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Differences Between E-Readers And Tablet Computers


Amazon Kindle Voyage E-ReaderAs a keen reader, I’m a big fan of e-readers – although I do know that they may not be everybody’s cup of tea. Some people – bibliophiles in the strictest sense of the word – still prefer to use paper books. Each to his/her own.

For myself, the convenience of carrying huge numbers of books with me wherever I go on a device that is small, lightweight and has a battery life measured in weeks, far outweighs any nostalgic notions I may have for “real” books.

The fact that the e-ink display is great to read on is the most important thing of course. I find it very natural and when I’m enjoying a good book, I’m not even aware that I’m using an electronic gadget rather than reading a traditional book. To be honest, I find traditional books heavy and cumbersome these days, I definitely prefer an e-reader.

E-Readers And Tablet Computers

Amazon Kindle Fire HD tablet computerI like tablet computers as well as e-readers, but I really only use them for playing games, surfing the net, sending e-mails etc. I would never sit down to read an e-book on a tablet.

The back-lit colour screen of a tablet computer is great for videos, gaming and general internet stuff, but I find that reading a book is much less pleasant on an LCD screen. I saw someone describe this as “like trying to read when someone is shining a light in your eyes”, and I would concur.

It’s certainly possible to read on a tablet, but, for me at least, it’s something that I would only do for a few minutes at a time. If I want to settle down and lose myself in a good book for an hour or so, then I’m going to get my e-reader rather than my tablet.

With that being said, my son has both an e-reader and a tablet and he reads on his tablet all the time. It doesn’t seem to bother him at all – so maybe it’s just my old eyes.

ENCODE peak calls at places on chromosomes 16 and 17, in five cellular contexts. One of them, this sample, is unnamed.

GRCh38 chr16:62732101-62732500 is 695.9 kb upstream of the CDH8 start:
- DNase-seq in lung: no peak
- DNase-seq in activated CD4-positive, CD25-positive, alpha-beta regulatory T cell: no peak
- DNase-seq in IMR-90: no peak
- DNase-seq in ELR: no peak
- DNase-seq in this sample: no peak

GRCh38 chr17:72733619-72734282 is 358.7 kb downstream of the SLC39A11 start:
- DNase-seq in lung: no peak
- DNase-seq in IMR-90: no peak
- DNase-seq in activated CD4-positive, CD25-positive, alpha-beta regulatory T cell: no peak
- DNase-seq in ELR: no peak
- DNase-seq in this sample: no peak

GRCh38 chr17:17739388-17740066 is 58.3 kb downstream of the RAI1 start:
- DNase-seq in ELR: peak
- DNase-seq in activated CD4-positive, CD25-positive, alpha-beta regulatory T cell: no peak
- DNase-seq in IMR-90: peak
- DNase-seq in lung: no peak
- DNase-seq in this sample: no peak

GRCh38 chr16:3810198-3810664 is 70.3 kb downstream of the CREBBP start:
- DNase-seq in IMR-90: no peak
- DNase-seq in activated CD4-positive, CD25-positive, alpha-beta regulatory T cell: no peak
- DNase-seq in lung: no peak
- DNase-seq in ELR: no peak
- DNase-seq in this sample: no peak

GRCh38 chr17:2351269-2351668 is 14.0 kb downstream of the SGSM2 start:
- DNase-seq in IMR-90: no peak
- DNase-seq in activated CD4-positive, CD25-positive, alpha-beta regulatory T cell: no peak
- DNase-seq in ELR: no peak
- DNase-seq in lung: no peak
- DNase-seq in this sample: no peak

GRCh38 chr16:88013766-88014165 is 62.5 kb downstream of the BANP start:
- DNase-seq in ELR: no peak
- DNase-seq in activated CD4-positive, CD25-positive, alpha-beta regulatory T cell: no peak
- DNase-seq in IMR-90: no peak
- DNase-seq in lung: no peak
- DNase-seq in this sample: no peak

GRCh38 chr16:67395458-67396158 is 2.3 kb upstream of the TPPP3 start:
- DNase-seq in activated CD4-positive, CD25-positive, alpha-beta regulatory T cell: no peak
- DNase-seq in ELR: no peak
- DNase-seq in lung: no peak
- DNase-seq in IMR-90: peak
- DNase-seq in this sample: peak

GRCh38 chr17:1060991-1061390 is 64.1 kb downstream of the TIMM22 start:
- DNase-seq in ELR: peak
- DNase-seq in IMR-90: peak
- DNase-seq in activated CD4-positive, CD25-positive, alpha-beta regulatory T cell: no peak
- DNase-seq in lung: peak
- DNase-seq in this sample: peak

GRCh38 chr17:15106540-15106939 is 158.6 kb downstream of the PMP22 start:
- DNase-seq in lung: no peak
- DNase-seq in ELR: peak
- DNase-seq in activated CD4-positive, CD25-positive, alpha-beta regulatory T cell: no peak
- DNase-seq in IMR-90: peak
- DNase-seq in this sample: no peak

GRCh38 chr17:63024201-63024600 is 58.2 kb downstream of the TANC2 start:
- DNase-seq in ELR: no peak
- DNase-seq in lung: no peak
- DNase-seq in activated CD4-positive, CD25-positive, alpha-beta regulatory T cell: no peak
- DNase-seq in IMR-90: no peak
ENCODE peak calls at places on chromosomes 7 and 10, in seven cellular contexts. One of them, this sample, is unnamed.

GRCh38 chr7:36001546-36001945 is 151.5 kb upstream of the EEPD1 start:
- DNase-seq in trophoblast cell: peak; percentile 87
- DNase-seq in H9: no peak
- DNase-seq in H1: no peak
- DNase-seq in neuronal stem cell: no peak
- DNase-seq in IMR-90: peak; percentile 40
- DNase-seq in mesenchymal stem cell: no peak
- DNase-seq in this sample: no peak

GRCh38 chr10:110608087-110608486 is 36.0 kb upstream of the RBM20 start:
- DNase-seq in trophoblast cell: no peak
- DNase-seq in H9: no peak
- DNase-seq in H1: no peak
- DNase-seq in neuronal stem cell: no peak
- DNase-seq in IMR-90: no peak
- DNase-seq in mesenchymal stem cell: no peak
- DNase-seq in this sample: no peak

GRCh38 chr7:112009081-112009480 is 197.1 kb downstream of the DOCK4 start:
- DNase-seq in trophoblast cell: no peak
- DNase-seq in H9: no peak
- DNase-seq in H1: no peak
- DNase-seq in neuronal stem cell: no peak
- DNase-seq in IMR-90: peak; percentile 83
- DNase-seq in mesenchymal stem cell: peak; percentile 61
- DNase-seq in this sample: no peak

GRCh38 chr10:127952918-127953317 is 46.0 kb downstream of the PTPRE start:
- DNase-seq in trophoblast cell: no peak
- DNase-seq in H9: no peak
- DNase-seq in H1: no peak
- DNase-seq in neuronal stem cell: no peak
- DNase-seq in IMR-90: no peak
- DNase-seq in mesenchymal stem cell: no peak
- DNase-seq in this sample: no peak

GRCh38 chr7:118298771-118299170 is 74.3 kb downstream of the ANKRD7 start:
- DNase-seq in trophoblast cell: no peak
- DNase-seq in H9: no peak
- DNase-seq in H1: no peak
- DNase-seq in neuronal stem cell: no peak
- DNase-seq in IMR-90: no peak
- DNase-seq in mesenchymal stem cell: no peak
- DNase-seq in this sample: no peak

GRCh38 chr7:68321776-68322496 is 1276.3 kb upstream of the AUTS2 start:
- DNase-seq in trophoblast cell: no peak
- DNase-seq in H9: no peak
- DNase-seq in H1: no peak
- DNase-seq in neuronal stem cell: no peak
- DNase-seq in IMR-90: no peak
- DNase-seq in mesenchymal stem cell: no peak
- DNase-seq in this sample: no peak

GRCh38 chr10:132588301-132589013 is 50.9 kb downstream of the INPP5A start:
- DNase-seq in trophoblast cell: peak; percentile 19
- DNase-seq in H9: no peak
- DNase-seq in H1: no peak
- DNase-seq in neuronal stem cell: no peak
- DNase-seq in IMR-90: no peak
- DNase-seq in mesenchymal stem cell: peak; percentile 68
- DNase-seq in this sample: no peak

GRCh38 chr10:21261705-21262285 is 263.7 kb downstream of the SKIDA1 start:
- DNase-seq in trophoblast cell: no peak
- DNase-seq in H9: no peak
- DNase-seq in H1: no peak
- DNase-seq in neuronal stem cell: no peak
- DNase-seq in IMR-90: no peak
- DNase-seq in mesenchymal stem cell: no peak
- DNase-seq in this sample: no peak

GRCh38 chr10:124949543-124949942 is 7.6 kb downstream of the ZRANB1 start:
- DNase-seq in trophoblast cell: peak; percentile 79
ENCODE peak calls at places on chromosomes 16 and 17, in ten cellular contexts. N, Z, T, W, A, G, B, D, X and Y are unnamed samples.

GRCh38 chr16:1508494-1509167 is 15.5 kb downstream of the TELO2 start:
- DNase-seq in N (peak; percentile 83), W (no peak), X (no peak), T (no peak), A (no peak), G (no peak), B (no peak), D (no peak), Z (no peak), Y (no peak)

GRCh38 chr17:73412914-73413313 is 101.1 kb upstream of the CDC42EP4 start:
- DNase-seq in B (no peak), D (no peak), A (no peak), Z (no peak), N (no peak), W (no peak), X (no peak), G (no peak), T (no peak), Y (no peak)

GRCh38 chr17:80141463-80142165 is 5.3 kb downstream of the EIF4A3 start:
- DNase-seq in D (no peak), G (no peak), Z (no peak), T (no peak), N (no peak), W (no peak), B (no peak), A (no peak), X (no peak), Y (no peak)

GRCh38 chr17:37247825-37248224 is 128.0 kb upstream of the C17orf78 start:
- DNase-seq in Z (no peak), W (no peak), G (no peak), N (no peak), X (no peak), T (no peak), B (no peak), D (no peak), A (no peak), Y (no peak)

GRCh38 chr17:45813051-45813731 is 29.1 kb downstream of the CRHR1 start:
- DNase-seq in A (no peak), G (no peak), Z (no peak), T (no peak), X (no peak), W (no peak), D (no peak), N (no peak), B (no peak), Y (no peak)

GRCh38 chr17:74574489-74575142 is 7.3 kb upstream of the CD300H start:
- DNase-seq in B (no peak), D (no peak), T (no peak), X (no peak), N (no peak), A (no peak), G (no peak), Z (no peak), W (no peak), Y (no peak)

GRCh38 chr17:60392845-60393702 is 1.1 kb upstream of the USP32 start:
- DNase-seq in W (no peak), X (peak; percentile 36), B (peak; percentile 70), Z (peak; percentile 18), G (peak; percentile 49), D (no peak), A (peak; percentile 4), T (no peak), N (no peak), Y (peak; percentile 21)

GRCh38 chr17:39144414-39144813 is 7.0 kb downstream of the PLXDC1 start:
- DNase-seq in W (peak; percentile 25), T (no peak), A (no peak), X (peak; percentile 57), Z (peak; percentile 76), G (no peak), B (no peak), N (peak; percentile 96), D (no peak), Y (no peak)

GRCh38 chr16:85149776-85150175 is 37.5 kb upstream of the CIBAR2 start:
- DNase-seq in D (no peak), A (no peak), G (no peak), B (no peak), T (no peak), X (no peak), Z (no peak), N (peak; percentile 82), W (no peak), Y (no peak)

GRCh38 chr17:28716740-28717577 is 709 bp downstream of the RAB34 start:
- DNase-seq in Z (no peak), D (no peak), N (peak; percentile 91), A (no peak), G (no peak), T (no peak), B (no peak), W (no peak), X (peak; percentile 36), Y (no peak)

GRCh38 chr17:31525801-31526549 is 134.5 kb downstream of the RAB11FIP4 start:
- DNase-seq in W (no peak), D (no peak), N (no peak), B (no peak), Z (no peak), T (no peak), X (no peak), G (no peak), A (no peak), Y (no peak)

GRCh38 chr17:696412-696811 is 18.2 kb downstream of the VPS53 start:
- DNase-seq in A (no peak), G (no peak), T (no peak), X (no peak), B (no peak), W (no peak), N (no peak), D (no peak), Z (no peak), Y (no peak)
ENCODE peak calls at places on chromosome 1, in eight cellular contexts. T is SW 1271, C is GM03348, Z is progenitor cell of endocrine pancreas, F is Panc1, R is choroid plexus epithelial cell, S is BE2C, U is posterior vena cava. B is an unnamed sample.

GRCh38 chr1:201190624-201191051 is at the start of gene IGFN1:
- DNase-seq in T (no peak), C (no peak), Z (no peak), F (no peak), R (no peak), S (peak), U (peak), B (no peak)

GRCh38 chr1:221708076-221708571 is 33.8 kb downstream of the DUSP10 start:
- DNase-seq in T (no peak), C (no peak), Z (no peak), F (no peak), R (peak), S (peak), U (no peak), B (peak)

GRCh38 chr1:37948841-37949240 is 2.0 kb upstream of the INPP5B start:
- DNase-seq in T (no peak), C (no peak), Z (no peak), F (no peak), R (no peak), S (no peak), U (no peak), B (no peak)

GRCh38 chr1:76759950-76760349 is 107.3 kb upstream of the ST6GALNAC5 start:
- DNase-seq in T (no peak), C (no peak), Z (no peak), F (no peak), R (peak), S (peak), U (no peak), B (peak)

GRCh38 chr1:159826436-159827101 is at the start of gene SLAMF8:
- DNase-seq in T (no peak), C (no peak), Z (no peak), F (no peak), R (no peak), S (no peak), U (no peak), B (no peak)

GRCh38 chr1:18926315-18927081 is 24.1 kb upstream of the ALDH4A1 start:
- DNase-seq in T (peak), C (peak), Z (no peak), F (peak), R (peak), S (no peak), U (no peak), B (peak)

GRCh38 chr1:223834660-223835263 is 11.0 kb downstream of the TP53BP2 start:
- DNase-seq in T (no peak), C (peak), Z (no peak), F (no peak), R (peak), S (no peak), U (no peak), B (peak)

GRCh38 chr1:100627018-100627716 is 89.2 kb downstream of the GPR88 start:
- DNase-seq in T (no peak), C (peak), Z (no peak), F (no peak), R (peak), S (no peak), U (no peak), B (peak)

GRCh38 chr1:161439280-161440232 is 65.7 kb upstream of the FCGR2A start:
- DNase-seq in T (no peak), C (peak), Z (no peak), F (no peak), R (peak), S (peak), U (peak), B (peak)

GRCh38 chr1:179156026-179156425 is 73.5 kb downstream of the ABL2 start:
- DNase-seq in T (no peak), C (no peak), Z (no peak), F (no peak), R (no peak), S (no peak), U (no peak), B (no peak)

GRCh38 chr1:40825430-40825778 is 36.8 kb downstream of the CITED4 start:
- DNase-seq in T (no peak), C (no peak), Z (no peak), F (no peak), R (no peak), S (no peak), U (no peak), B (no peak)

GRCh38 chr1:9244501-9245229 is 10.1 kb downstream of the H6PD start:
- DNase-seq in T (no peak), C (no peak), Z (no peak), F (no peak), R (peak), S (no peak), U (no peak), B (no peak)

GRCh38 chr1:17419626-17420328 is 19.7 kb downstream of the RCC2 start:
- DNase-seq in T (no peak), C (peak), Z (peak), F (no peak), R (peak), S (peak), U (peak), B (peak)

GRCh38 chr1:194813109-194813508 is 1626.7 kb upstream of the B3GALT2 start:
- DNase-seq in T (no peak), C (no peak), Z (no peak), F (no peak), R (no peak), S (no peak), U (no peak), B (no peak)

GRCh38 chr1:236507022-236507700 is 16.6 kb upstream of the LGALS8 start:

Whether the reaction to the display is age dependant or not, there are some further distinctions between e-readers and tablets.

E-Readers Tablet Computers
  • E-ink technology display.
  • Monochrome display.
  • Read in bright sunlight or in a darkened room (readers with lights only).
  • Battery life measured in weeks.
  • Great for reading for lengthy periods. No eye strain.
  • “Experimental” web browsing at best.
  • No video playback.
  • Light and portable (8 ounces or less is typical).
  • Relatively cheap (plenty available for less than $ 100)
  • Back-lit LCD display.
  • Color display.
  • Read in a dark room, but may have glare in bright sunlight.
  • Battery life measured in hours.
  • Not well suited for lengthy reading sessions – back-lit screen might cause eye strain.
  • Brilliant for browsing.
  • Great video playback.
  • Still portable but heavier (e.g. iPad Air 1 lb).
  • Currently a little pricey.

E-readers are specialised devices. They excel at one thing and one thing only – letting you read books. They are a much better choice if you want to read.

Tablet computers are great, super versatile all round devices. They are much more powerful (and more expensive) than e-readers, but while they can do a lot of things that e-readers can’t, reading on them for more than a few minutes at a time isn’t anywhere near as enjoyable as it is when using an e-reader.

Thankfully, it’s not an either/or choice. Prices of both e-readers and tablets have fallen to the point where you can very easily get one of each. Both devices are also small enough and light enough that you could carry one of each without putting too much strain on either your back or your hand luggage allowance.

The short video below summarises the benefits of e-readers very well:


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